As consumers seek a simplified and customized shopping experience, retailers and manufacturers will have to curate an ideal product mix. Moreover, retailers that cut non-useful stock-keeping units (SKUs) will appeal to shoppers and improve profitability. To become practitioners of smart allocation, leading players in the industry will simplify the mix, leverage local insights, and build a responsive supply chain, according to a new study by Booz & Company.
The new economics of retail
Some smart retailers are starting to move away from big-box multi-storey stores and create smaller box-sized versions. Retailers however still need to address what to do with their existing footprints, and how to best allocate space. Many are fundamentally rethinking the economics of retail, and are doing so for two critical reasons. The first is a change in consumer shopping habits, namely consumers’ desire for a simpler shopping experience. “This came through clearly in Booz & Company’s 2007 Shopper Insights Consumer Category Survey. Consumers are looking to reduce the number of stores they visit and expect all stores to do a better job of curating their merchandise,” stated Gabriel Chahine, a partner at Booz & Company.
The current economic environment is making this need a greater priority, as consumers want to drive less and visit even fewer stores. Increasingly, if consumers can’t easily find the items they want in particular stores; those retailers are likely to suffer in terms of customer satisfaction.
“The second reason that retailers are rethinking their use of space is the challenge they are facing to increase, or even sustain their profitability,” explained Karl Nader, a senior associate at Booz & Company. In a study published in October 2008, Booz & Company found that 32 percent of U.S. households had become more frugal about their shopping habits in the previous six months. Today, there is more emphasis on retail metrics such as gross margin return on investment and profitability per square foot. This kind of pressure forces retailers to focus on what’s working. “There’s also data to support the idea that smaller, more focused stores do better when judged by the critical measure of same-store sales,” continued Nader. Moving to smaller stores, or fine tuning the assortment of products in-store, imposes a big burden on retailers to get the allocation right.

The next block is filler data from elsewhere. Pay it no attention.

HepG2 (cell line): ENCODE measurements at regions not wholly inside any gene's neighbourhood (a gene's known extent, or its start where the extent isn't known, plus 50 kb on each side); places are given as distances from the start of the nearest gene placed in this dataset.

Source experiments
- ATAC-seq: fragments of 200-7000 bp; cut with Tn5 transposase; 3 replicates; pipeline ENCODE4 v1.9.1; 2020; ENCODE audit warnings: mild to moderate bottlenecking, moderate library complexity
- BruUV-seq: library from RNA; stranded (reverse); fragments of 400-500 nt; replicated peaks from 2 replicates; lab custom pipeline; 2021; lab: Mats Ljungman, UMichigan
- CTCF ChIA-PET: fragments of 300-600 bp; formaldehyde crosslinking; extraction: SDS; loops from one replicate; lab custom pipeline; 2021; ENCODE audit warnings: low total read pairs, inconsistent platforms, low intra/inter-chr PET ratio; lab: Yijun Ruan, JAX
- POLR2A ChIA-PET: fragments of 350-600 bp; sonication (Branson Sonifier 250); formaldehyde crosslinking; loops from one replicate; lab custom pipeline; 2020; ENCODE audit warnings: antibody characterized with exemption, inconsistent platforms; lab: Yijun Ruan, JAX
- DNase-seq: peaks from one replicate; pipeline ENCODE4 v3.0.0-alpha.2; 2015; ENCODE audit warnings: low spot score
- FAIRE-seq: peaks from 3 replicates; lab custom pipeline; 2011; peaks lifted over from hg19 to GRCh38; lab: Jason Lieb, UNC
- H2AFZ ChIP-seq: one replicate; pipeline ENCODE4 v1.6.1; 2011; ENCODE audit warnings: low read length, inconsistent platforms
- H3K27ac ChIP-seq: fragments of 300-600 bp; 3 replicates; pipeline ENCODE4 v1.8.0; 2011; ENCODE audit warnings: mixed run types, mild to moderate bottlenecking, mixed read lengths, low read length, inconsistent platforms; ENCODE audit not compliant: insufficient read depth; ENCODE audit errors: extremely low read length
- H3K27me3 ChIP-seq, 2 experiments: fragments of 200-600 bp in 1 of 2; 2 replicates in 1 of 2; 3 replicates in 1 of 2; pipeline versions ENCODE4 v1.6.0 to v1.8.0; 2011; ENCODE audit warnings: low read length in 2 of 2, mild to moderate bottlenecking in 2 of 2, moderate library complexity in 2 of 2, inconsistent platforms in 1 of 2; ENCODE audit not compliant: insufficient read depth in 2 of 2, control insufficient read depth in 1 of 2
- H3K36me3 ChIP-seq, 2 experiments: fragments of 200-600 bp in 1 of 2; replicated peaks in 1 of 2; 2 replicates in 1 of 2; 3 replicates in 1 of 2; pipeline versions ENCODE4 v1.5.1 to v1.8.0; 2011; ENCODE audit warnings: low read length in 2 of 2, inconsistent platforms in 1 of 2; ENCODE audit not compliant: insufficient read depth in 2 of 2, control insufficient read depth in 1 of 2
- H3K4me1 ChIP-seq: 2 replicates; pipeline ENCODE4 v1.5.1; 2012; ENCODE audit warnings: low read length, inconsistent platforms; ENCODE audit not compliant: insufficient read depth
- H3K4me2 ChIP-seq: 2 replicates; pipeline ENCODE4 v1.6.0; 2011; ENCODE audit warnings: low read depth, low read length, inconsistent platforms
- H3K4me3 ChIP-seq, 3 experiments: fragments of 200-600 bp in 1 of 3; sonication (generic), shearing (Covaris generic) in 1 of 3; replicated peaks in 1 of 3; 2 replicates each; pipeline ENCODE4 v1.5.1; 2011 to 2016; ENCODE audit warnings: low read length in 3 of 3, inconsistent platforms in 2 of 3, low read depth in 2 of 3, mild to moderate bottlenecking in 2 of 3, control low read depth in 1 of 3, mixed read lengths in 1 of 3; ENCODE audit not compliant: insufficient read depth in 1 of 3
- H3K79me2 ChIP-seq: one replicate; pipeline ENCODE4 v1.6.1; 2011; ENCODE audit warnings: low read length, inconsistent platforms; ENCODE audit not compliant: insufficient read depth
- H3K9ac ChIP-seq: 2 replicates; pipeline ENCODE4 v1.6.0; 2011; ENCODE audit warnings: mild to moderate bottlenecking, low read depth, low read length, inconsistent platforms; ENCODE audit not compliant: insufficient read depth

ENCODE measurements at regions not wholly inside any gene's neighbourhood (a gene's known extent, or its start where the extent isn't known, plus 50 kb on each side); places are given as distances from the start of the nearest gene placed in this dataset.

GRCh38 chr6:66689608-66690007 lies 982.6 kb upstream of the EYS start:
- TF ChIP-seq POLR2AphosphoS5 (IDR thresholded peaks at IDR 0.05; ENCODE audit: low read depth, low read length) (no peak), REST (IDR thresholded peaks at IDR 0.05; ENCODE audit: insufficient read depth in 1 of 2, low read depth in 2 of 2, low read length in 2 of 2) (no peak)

What will separate the retail winners from the losers in the future will be the extent to which they master the art of smart allocation; this also has important implications for manufacturers. Three rules will help retailers and their suppliers get smart allocation right:
Rule 1 simplify the mix
A recent survey by Information Resources Inc. looked at 280 product categories and found that 40 percent of the items retailers shoehorned into those categories left shoppers cold. Many retailers have seen boosts in category performance of between 25 percent and 50 percent after eliminating SKUs.
“Thoughtful editing within categories can lead to better in-stock performance for key items and the successful addition of new items,” Chahine stated. Smart allocation requires that retailers find category combinations that improve both the overall turn and the quality of the shopping experience. As consumers demand more simplicity of choice, manufacturers may face a very different sort of decision—to help retailers decide which products to discontinue.
Rule 2: leverage local insights
The rationalization of space within categories makes it imperative that retailers adjust their offerings to the needs of local shoppers. The essential thing for retailers is to recognize that it no longer makes sense for them to, say, stock 100 brands of shampoo. “Once they’ve recognized that, the challenge becomes figuring out which 25 items to keep on the shelves,” said Nader. With smaller categories, customized local assortments are a must, with stock decisions dependent on everything from demographics to climate.
Recently, retailers have improved their ability to leverage point-of-sale data, shopper card information, store demographics, and psychographic information. Other research indicated that stocking some hard-to-find brands could drive customer loyalty. It is essential to understand the role each item plays in driving overall shopper behavior.
Rule 3: build a responsive supply chain
With limited shelf space and in many cases localized assortment, the ability to restock in hours has become critical. “A fast and responsive supply chain keeps items fresh and limits the incidence of markdowns, improves in-stock performance, and reduces the amount of working capital tied up in inventory,” Chahine explained.
The need to be part of a more agile supply chain is also starting to drive the strategy of some manufacturers. While a reduction in SKUs would partly be an answer to consumers’ less-is-more mind-set, it would also help the manufacturer focus its supply chain efforts, enabling it to keep key products in stock and minimizing the need for working capital in the form of inventory.
The pressing questions for executives
The average household buys about 650 unique SKUs in the course of a year—a tiny fraction of the 1 million consumer products available worldwide. This statistic highlights the challenges that every player in the retail chain faces in trying to maximize profit: Which products should we stop offering? Which products should we focus on? Which new product groupings will profitably lift our sales? Companies that accurately answer these questions, and put them into effect, will be the ones that thrive.
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